IBJ: It’s seems to us like everything you’ve done to this point in your career prepared you for this moment.
Sauget: It certainly did, and how exciting is that? You know, I started out in banking, and my job at the Federal Reserve was all about market intelligence. Understanding the markets and bringing information together and connecting people ... helping form policy for our senior leadership team.
From that position I was asked to join the FleishmanHillard (competitive intelligence) team. In the beginning, it was to be more of a support function, helping Fleishman be more competitive in the marketplace. But soon after I started, they said, ‘We need to be offering this to our clients.’ And it grew and grew and became a significant revenue contributor to our organization. I will tell you, it was really hard to keep up with that. It was an amazing moment to add value to a client relationship by bringing knowledge and intelligence and strategy — and I just fell in love with strategy. I worked with companies and government agencies worldwide.
IBJ: Is that part of what led you to start your own company (Validus Business Strategies LLC, in 2006)?
Sauget: Absolutely. You have a real opportunity to make an impact, on businesses, on people. I love economic development. In that field you’re looking at the challenges that keep people and businesses from coming here or the reasons they do come — and evaluating all of those and determining how we can make ourselves in Southwestern Illinois as competitive as possible. That led me back to doing my doctorate on strategic management and executive leadership (in 2012 at Webster University). I have also taught in the (Webster MBA) capstone course, and that’s a hard thing to do, you go through a lot of different areas — accounting, finance, leadership. But when you bring it all together, that’s where the power of strategy is.
IBJ: You’ve also got degrees from SIUE?
Sauget: I do. This has been a long-term home. I started here and have got undergraduate degrees in finance and marketing. Then I also did my MBA here. (The council is based at SIUE’s University Park).
IBJ: What’s on your daily calendar these days?
Sauget: (Laughs). I’m not sure you want to look at my daily calendar (holds up paper filled with highlighted items). This is my fifth day. I’ve picked up the calendar of the previous executive director (Ellen Krohne, who retired Nov. 30) and am going out and meeting people.
The big thing for me as a market research person is listening and learning what people would like to see moving forward. You’re always in that role. Today, I was meeting with some of our Executive Committee members on what they’ve liked so far, what we can do better. My goal is to look at where we are today, where we want to be and how we’re going to get there.
IBJ: Where do you go from here?
Sauget: Certainly we have some key initiatives under way. Scott Air Force Base is one. Driving our levees to reaccreditation in 2017 is another. And continuing to push the transportation infrastructure and manufacturing in the area. Those are our three big initiatives. As a former president and chairman and working on all the committees at the Leadership Council I have a large experience base to take the momentum forward.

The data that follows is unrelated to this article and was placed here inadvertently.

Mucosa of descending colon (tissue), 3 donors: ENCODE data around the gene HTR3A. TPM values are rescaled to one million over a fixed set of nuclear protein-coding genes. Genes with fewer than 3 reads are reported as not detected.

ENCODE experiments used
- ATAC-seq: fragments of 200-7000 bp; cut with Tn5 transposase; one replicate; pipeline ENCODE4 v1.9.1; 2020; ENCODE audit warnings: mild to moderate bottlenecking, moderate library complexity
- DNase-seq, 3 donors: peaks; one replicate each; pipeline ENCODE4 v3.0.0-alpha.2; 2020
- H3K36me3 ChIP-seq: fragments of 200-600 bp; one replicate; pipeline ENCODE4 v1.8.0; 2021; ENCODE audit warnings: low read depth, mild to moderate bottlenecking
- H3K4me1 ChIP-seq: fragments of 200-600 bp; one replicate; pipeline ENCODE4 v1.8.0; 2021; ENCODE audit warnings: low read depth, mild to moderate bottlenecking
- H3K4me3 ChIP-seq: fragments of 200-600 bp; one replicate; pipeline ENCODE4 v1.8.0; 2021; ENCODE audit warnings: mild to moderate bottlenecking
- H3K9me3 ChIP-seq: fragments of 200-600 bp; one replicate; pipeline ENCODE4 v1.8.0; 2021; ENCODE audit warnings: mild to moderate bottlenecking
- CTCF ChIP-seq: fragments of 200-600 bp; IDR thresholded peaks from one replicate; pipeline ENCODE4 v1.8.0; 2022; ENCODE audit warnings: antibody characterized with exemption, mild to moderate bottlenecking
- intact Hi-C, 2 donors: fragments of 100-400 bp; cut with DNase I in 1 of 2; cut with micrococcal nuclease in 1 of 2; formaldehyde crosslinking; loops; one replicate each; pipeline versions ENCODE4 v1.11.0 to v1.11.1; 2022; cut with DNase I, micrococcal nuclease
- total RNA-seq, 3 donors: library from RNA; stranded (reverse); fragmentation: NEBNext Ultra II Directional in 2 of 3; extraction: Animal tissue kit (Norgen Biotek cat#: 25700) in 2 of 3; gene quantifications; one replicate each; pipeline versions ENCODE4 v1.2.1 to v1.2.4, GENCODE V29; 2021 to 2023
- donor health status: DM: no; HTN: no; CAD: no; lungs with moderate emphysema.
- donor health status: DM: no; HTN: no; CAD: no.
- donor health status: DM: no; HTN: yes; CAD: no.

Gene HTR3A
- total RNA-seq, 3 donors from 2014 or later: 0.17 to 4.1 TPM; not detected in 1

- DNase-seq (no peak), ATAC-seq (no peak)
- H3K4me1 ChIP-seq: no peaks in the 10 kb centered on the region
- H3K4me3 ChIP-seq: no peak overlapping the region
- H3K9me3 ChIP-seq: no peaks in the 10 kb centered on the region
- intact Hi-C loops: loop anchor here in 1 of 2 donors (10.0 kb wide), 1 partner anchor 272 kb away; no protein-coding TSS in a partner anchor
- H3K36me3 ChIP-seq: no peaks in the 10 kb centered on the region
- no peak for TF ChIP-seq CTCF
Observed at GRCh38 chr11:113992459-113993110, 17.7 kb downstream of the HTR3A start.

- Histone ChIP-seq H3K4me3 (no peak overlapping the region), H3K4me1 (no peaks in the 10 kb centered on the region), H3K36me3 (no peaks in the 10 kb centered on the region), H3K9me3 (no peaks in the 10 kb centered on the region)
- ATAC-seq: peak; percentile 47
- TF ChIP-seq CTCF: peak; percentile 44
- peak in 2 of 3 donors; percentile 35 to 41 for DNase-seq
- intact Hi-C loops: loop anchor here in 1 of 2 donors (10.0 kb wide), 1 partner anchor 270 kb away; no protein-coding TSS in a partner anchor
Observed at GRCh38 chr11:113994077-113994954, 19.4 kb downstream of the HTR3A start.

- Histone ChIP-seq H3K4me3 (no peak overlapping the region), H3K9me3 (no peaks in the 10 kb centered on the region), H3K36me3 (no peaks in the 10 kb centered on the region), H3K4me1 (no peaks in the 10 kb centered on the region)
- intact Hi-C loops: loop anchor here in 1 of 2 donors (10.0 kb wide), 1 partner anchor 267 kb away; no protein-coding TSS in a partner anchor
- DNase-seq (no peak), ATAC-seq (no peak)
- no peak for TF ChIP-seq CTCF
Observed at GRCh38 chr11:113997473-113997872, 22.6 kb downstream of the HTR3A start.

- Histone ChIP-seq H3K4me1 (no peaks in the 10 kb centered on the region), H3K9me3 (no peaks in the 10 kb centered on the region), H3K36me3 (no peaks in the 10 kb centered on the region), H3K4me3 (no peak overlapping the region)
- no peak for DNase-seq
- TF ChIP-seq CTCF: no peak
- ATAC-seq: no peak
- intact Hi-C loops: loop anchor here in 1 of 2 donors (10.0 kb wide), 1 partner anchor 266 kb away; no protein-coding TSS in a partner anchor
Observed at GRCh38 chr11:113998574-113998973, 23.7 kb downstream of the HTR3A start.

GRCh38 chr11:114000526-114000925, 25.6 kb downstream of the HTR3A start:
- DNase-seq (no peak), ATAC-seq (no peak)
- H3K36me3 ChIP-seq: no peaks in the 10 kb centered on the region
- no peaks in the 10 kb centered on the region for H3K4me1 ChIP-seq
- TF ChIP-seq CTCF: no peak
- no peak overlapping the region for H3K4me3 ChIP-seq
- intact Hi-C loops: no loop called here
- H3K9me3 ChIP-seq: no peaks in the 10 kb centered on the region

IBJ: The council has never been one to stand still. In fact, it’s a little like a moving train.
Sauget: You know, it is, and I love the action-oriented part of it. It’s never boring. It’s always going to change and things are moving. We have a strong membership base.
IBJ: What do you expect is going to be your single, biggest challenge?
Sauget: Bringing people together as a synergistic team. I think we’ve made a lot of strides doing that as a region, but it’s a work in progress. Our initiatives don’t stop at the river. We all have to work together as an entire region.
I think that’s what’s exciting about this job. We want to competitively position Southwestern Illinois and the region as a whole to not only retain business, but attract business and create jobs.
When I look at all of the communities in Southwestern Illinois, there is so much potential here. If you look at river, road, rail, air, pipeline and transit, this is an area where all those come together. Taking those assets and making the most of them is really important and in a lot of ways people don’t think about that. My dissertation was on river, road and rail resource sharing and strategic alliances, so I like bringing that together.
IBJ: So you’ve been talking about logistics for a long time?
Sauget: There is such band width here in transportation and logistics it’s just impressive. If you look at all these companies, you think, ‘Why are they here?’ It’s because of the strategic advantage.
There are so many opportunities to use the central United States as an amazing conduit. We recently produced a freight study. It shows us as a distribution location within one day’s travel from just about anywhere you want to be.
But what’s important to think about: If you’re not working on that every day, you could easily lose your positioning strategy to another location.
This is a great place to do business and we want people to see that. Our mission is uniting the region for growth, and if you look at our communities, from Alton to Columbia, you see vibrant businesses here. We are an epicenter for job creation. We want to not only maintain that but create more jobs and more investment, moving forward.
IBJ: Tell us about your family
Sauget: We have two children, both married. My husband (Dan) and I own the Sauget Farm, which was established in 1844. It’s located in Cahokia and is a grain farm. That was the original property when the Saugets came to this area. They’ve been around a long time. They are deep-rooted in the area, the Sauget family. We’re here to stay and not going anywhere.